Description LCS is a fast, agile, mission-focused- platform designed for operation in near-shore environments yet capable of open-ocean operation. It is designed to defeat asymmetric "anti-access" threats such as mines, quiet diesel submarines and fast surface craft.
The LCS class consists of two variants, the Freedom variant and the Independence variant, designed and built by two industry teams. The Freedom variant team is led by Lockheed Martin (for the odd-numbered hulls, e.g. LCS 1). It is a steel monohull design constructed by Lockheed Martin in the Fincantieri Marinette Marine Corporation's shipyard in Marinette, Wisconsin. The Independence variant is an aluminum trimaran design originally built by an industry team led by General Dynamics Bath Iron Works for LCS 2 and LCS 4. Currently, Independence variant LCS (LCS 6 and subsequent even-numbered hulls) are constructed by Austal USA in the company's Mobile, Alabama, shipyard.
LCSs are outfitted with mission packages (made up of mission systems and support equipment) that deploy manned and unmanned vehicles and sensors in support of mine countermeasures, anti-submarine warfare or surface warfare missions.
FLEET INTRODUCTION AND SUSTAINMENT
The Littoral Combat Ship (LCS) program is a departure from traditional Navy shipbuilding programs based on its use of innovative acquisition, construction, manning, training and operational concepts. The LCS sustainment strategy not only accommodates the unique design and minimal manning of LCS, but also the associated mission modules. Elements of this strategy include reliance on off-ship support, a paradigm of maintenance execution focused on monthly preventive maintenance periods, non-crew performance of preventive and facilities maintenance, a Blue and Gold crewing model and reliance on shore-based and virtual training for off-hull and pre-commissioning crews. LCS Fleet Introduction and Sustainment Program Office (PMS 505) was established in 2011 to consolidate all aspects of LCS sustainment, training and logistics into a single program office to streamline processes and personnel previously scattered across multiple ship classes and locations. The training and logistics branches of PMS 505 support the seaframe and mission package acquisition program offices to improve products and understanding from construction through fleet introduction and sustainment. With the plan for multiple ships and mission modules to deliver annually, consolidating these support functions was deemed the most efficient and cost effective solution, providing direct support to the acquisition manager during the acquisition phase, the production manager during the production phase, as well as the sustainment manager during in-service operations. Twelve LCS (LCS 1–LCS 10, LCS 12 and LCS 14) have transitioned to sustainment.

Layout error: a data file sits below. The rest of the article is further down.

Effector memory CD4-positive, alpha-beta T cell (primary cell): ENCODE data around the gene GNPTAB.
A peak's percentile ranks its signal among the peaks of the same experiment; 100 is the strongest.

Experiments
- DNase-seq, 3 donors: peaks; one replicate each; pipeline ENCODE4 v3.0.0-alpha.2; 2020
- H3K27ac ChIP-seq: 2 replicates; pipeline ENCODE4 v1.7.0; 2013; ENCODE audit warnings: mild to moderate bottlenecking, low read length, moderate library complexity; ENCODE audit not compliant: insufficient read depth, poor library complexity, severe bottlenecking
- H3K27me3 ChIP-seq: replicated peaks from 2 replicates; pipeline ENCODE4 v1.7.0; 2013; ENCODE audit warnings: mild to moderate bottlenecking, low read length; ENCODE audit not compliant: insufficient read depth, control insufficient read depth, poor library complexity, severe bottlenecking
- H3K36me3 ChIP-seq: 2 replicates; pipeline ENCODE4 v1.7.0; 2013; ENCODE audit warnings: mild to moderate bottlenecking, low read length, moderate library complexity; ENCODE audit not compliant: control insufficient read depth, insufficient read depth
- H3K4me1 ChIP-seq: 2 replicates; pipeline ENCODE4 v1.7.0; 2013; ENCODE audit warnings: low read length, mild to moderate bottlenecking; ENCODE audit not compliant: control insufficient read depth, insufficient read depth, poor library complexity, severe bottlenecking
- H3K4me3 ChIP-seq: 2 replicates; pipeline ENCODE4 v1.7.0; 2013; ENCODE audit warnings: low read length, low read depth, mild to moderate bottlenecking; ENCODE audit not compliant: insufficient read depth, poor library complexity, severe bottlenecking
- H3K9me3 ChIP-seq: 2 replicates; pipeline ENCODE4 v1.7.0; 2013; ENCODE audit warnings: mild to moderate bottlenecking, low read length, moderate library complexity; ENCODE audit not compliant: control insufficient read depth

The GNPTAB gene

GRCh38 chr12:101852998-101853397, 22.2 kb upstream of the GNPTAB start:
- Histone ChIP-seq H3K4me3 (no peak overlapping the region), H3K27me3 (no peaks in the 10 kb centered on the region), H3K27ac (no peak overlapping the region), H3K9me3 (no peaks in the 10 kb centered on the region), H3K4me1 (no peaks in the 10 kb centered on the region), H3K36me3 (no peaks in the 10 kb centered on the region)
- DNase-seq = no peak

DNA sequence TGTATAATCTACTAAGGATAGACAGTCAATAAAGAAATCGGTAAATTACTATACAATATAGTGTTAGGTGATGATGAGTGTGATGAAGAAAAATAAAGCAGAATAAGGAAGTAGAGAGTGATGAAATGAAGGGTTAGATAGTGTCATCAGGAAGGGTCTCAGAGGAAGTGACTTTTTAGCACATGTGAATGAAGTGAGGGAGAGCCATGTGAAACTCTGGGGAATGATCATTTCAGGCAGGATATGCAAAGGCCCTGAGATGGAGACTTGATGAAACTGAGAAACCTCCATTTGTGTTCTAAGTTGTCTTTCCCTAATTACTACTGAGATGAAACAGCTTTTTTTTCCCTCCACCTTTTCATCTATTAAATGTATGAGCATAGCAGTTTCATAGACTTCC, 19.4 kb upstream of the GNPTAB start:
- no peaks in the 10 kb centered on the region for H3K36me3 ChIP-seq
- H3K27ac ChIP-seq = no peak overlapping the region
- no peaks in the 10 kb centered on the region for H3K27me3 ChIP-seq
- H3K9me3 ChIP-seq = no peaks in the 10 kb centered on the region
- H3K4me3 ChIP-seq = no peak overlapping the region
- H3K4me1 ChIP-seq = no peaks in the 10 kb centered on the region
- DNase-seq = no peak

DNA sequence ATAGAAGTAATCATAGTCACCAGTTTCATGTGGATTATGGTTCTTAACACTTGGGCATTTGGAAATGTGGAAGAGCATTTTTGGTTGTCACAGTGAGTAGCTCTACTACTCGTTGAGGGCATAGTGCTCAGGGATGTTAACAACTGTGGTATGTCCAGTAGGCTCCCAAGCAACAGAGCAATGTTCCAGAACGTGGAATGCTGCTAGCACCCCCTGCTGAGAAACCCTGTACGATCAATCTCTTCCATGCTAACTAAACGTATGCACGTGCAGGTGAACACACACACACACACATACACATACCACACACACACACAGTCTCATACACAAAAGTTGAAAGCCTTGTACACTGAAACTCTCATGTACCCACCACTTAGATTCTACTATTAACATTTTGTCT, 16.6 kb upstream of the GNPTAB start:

Under the LCS sustainment concept, many legacy shipboard functions of logistics, maintenance and training are moved ashore, thus removing these functions from the ship's crew and allowing for a reduction in underway crew size. To support a minimally-manned ship, a modest shore support organization exists to provide the latest distance support tools. The Maintenance Support Team (MST) is the enabler for LCS distance support. MSTs coordinate with the Regional Maintenance Center (RMCs), Mission Package Support Facility (MPSF) and Mission Module Readiness Centers (MMRCs), and supply enterprise for all LCS maintenance and logistics issues. The staffs of the LCS Squadron (LCSRON), LCS Training Facility (LTF) and Surface Ship Type Commander (TYCOM) Afloat Training Group (ATG) provide training and certification functions.